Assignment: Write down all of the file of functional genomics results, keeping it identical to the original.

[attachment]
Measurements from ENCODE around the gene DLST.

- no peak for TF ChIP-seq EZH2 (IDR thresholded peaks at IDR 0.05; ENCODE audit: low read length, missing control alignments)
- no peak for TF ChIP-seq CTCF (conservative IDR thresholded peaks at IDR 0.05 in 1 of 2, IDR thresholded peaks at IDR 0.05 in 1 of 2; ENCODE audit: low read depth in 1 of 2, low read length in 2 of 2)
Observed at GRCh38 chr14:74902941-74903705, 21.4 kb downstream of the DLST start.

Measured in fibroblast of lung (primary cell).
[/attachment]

Measurements from ENCODE around the gene DLST.

- no peak for TF ChIP-seq EZH2 (IDR thresholded peaks at IDR 0.05; ENCODE audit: low read length, missing control alignments)
- no peak for TF ChIP-seq CTCF (conservative IDR thresholded peaks at IDR 0.05 in 1 of 2, IDR thresholded peaks at IDR 0.05 in 1 of 2; ENCODE audit: low read depth in 1 of 2, low read length in 2 of 2)
Observed at GRCh38 chr14:74902941-74903705, 21.4 kb downstream of the DLST start.

Measured in fibroblast of lung (primary cell).